Title: Hydroscope Newsletter
CITATION THUMBNAILS PAGE IMAGE ZOOMABLE
Full Citation
STANDARD VIEW MARC VIEW
Permanent Link: http://ufdc.ufl.edu/WL00002145/00001
 Material Information
Title: Hydroscope Newsletter
Physical Description: Book
Language: English
Publisher: SWFWMD
 Subjects
Spatial Coverage: North America -- United States of America -- Florida
 Notes
Abstract: Hydroscope Newsletter, Vol 7, No. 1, January, 1976
General Note: Box 10, Folder 2 ( SF Taxation, ad valorem tax referendum-SWFWMD-1976 - 1976 ), Item 97
Funding: Digitized by the Legal Technology Institute in the Levin College of Law at the University of Florida.
 Record Information
Bibliographic ID: WL00002145
Volume ID: VID00001
Source Institution: Levin College of Law, University of Florida
Holding Location: Levin College of Law, University of Florida
Rights Management: All rights reserved by the source institution and holding location.

Full Text







":. -~~i'ith'~rnts .'~cpc~

WSI~Ltrrw aCeangrxwR~zl t


Volume 7, Ni


1. 1


"'P. BinWli
*IOW@, Ftrai 33512


Ptse ws 4ds 79 7211
NUl~Iri & Weunsds (S41 79.1211


It


January, 1976


-~-- -- --


~1---- ~'--`---


--


DVfktsIo




--.~- .; .
..
! --


maui"A'ft -- t' I .."jilt^fff^"^ O
Southwest florida Water Manawflt CAWP) *^dCsi^ S
District (SWFWMO and th.e ., .


- as flood ontr a awb cies t in n M..onp. ad local
cooperatiyto t^the fsf gJggIg Fl-wid itB. tB new tahte ,'Fla shifted from
reo pmx s designed tet a n W iocatt
urban aseas. ated it *flflh a growing needfor
la te AI s bth jfbe State's water





p r t agencies involved in the search for Ae f d n O a
their solutions t in tf r d the a
Because of the growdirelated demands pAing TW. .... .watedn. p .' h F. .hy
for more and Sore fesh water d.Ung a perty O every major lake and feiwr. Oe wall the tnge of boundary
period when a large part of the State a promotipnal effort aid, "Why lie. In. t inat its gr status and cause
being subjected to a series otkerm Florida if yeo can't onie n the water it ad em t power?
doaught, the Florida Legislaturepassed b. Las of naturaffoodplain@ ad ta growing e a i, AeCiriu Court ?f the
s teWOn Arl, 11H, the Cldtk Court of the
Wter Resources Act of 1fi.- This A idence, of Stuturtl, damage due to n
Sexpressl the Lgislature' concern over flooding were the l'evta ruf. ior Fth Judi-- of Hse nd Count
Sthe protection 6f Florida's fresh water raiatal a bt bght.i anguished rrids for would so nR P se the confiuratn
redras s municipal, county and In- assistance as new lridians feinf the of WM tSit would nQW bO th
Sdustrini demands began to compete for hard way t*it they had built in wat was f SW tit i .u wa. e the.
Siw ter from chap, but limited, %ad once a ft odplain. P Fto es were grated -F u t- ract it.. *e thne
401Vb ned and pegthendth an ck eof ve s mind fe*fnd ck o er bond n ges
owebs of the two eistin water twe qstion w.hat's-goip to happen when "the boun e of
minetnrent di *ict and est btisWhe te a hurriin -hits? tn 'rmied out muu At ifsge
4h,.. iaWmq & every square *If of the On hi t m ther hand, record qualities of I-te s"Wue .w
Sa m und~der the jurisdiction o a woer water were being demanded. Brought on by rtr a i i tt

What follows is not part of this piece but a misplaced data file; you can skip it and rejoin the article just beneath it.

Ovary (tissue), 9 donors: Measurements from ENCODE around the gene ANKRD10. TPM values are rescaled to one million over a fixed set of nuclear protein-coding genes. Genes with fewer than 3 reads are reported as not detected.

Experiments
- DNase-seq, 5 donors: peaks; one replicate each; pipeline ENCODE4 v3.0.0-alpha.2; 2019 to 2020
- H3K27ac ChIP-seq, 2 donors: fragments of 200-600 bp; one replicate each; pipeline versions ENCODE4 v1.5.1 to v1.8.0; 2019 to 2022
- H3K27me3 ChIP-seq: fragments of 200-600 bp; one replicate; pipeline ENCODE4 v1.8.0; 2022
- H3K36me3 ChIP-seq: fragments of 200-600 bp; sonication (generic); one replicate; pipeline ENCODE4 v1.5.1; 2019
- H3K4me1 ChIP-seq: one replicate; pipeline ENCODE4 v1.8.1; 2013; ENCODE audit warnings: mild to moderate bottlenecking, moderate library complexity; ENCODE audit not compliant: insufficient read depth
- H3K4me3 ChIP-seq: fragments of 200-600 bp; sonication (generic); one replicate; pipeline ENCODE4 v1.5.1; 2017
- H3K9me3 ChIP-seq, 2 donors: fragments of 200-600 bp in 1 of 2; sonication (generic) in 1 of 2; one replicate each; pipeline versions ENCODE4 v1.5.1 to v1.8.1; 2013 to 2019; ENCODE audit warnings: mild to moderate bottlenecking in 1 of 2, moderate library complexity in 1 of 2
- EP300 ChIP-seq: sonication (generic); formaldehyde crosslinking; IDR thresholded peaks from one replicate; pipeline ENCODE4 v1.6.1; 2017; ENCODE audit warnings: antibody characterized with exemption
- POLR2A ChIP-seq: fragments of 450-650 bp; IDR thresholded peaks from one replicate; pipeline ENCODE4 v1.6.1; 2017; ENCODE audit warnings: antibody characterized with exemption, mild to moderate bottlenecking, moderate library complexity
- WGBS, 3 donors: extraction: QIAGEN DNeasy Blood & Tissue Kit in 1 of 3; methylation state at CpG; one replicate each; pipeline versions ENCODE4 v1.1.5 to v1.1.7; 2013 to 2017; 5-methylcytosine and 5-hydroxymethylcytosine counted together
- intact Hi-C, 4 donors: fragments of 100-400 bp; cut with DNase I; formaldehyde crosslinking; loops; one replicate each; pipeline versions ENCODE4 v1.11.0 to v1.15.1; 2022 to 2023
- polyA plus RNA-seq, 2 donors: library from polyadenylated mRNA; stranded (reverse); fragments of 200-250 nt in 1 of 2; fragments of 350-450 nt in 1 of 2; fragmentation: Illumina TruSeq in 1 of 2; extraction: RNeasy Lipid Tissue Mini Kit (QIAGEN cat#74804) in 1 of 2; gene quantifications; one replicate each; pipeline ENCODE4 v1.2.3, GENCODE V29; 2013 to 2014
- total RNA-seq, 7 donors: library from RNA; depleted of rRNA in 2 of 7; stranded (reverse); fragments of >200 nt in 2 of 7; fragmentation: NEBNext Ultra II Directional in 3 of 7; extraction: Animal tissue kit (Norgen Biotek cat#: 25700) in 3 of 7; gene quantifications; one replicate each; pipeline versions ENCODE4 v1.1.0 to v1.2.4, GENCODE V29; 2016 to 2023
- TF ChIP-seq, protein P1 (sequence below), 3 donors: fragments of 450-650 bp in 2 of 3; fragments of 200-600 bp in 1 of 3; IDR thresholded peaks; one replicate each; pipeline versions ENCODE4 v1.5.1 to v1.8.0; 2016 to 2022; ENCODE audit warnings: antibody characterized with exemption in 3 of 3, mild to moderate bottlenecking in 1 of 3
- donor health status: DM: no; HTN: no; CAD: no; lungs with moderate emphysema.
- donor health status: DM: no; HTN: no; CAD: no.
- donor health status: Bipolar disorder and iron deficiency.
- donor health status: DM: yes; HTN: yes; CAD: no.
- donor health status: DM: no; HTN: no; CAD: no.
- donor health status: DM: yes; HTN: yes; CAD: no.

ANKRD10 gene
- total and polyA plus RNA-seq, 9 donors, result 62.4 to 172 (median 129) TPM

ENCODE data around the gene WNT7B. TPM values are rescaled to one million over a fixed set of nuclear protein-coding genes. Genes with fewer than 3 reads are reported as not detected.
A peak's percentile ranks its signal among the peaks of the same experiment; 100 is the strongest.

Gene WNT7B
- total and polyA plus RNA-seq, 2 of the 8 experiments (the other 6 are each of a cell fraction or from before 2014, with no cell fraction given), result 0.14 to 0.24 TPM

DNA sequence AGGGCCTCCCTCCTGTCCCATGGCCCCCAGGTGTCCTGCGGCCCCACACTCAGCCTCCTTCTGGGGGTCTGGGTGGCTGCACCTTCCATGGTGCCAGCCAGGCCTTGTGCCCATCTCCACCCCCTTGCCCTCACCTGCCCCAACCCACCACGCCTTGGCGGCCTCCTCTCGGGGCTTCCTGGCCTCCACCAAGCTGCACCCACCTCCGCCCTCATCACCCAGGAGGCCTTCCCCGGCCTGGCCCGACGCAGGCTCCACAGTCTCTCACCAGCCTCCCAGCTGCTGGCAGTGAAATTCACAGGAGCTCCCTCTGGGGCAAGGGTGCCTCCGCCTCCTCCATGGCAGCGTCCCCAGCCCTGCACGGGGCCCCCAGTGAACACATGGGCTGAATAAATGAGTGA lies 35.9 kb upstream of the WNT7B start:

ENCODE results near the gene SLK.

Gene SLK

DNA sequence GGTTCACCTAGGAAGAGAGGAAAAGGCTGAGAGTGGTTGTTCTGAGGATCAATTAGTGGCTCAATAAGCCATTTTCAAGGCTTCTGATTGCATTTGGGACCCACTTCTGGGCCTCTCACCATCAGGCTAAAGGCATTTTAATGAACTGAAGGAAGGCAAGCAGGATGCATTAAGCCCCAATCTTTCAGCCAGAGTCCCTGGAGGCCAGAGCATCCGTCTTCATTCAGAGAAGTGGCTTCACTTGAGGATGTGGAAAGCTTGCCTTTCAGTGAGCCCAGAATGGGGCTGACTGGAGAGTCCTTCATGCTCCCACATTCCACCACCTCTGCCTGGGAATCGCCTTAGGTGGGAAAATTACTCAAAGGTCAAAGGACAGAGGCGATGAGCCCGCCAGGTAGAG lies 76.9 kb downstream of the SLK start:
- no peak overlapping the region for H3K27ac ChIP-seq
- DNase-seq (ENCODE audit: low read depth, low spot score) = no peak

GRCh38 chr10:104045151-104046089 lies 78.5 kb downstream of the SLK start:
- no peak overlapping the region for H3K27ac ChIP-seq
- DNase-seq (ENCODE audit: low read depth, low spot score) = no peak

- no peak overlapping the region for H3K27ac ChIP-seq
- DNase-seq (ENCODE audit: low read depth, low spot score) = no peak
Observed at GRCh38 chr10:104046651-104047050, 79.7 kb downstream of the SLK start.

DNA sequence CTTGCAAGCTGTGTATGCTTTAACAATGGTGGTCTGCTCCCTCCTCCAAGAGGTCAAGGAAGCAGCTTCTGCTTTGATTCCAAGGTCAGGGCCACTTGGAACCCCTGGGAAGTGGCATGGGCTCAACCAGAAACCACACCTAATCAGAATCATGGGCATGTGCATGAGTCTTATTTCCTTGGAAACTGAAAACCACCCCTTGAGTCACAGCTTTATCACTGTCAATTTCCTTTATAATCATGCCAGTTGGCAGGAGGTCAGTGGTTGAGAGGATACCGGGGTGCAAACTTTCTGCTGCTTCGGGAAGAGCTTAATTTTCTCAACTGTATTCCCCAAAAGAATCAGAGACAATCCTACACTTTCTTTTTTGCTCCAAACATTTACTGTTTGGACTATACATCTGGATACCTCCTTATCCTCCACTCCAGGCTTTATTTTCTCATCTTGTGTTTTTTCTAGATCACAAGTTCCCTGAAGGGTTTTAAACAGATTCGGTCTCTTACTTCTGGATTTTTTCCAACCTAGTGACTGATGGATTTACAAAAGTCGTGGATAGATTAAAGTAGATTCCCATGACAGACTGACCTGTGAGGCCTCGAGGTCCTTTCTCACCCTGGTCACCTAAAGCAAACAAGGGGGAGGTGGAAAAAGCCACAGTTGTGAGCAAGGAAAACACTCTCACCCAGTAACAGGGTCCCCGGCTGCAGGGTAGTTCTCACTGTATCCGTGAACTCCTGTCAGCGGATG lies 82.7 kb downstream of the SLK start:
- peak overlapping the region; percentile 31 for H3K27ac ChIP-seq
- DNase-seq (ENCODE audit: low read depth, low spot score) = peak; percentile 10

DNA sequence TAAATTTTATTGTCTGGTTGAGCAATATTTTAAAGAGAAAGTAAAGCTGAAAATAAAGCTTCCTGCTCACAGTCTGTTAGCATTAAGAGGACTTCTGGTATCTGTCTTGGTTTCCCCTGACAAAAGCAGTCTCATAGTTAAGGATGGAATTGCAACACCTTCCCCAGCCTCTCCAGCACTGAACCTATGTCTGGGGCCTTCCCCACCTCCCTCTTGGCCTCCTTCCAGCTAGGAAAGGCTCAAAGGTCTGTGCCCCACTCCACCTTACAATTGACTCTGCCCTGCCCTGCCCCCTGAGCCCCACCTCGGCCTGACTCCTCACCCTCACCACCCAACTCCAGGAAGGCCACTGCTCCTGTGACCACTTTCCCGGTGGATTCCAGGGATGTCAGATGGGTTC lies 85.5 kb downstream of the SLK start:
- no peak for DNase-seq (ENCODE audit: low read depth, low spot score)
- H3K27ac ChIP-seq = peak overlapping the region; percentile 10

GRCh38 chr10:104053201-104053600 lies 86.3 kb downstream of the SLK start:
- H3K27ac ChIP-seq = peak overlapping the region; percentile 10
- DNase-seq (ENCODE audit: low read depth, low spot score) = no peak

...ana na district. te a itn end ou. inf x. of people and o t
Wi 'thi I new districts were being cnsumpn om f more d, 0 s



-.z-h-dec- : .,as .,. --at 1,s W q .ilc a by
Srle .ar as.fe va t dsr 3tht

Att W
.aR- br'~ B~ _. A ..,
0*a thl
crtat, ~g ~5~t~ *
tjij~'L~llitF. tO9 0
A" ': ~r


n-..-
'r;1 "Pr1 F 4ab*: A .I


____


e






WATER MANAGEMENT
MEANS ....


_ __ ____ ___~_




A -; -_. *t. -
r V. A:;. .Oji.A -
-, --


the ed a- untta








on.. the j appr -
'. w a


wa .te hrogou the Se w be



'pGbIR a* .trau residents deflne 'and
Tre thi tem. Also, the atflndntme..
S*W: eW.oud prevent the use d-vf tix
.*'f one ritwfthe State being used to pay
: r dson i ,m4of4 an wher.
ALOF ThE
",IJeqi~95~ir~t~ ,. ..A,-.ia, ,iimf .be








So.f
.f i" ri,^ det current law. For-

.f .3 ftotB w w -
SFFCD cur-
Blwe ?* twoum capability 6f
|,. ''i-i dfn. te. Wo'
* S' etwen the two drus- they incie;


oF: Stat- '
. teion State4 pkation


woo
,--:: ,t


p a-vote
.4 dn ,-


U-tlrjiE


.ide. -- f.

nat.ra'lto." "e lp~l.
Water shater seiand flodima. are
pee a wrid wme.bts. ,,
probFems Of war 4 aftct the at'9o (
i. etMtlay Fbdrili as 60 p -*eed to Po*t OfiW
eaigive them. emWsotion d ese bing. 3351 -.
mna apd f rtovelnsal matters talki
Waer h o, .ie cm ,em d -6se o- t"
axea -And unfrtLunitely, it is a .oie..c t a *4
tht e further a taxpayer gets from l wi i ('U A qa
dllar, the less control he has over i- why, __
'bLd ad where it will be spent.
ThkiWfWMD today operates on wh *s
bnown as the basin board concept wB hicAii l
atows every District resident an op-
po t to b mion direatly involved wiah :
water management dec~ions. There I~s 4
bisin board fir ea he ten w
basins of ,whidh iF 40 is c~q
Evenyitmenibberfplg f a basin board
at rrdent of a Cw ithy n the bSt-t
inits. Each beaed i~ along


llEtetl?




4f ft4ai a teter"




q1wrir t4 O
ida


.a .


t .4"-


4'# &

I.


-^^ ^ ^ :-"*4'*"I.;
t -



*^ 4-' .-.**q--
". 44' .-. .


-"*A "


.iw.
*1


Ph
f
a;


nw-- -


'Ac

4.3

otti '


.i _:.. 41 ..,,,


z
-,
'4: '-

r

;





BACKCROUND the tax to vote for it. Significantly, the *r.ombined $30-million annuf budgets of the
'i 1972 there were two water lxing authority of all special taxing 'o existing districts, as well as the'
iumageet districts within the State, the districts (such as SWFWMD and additional funding that would be necessary,
Southwest Florida Water Management C&SFFCD) in existence when the new for the new ones? And most significantly, if
strict (SWFWMD) and the Central and ,Constitution4'went into effect was pre- the State were to assume this' funding,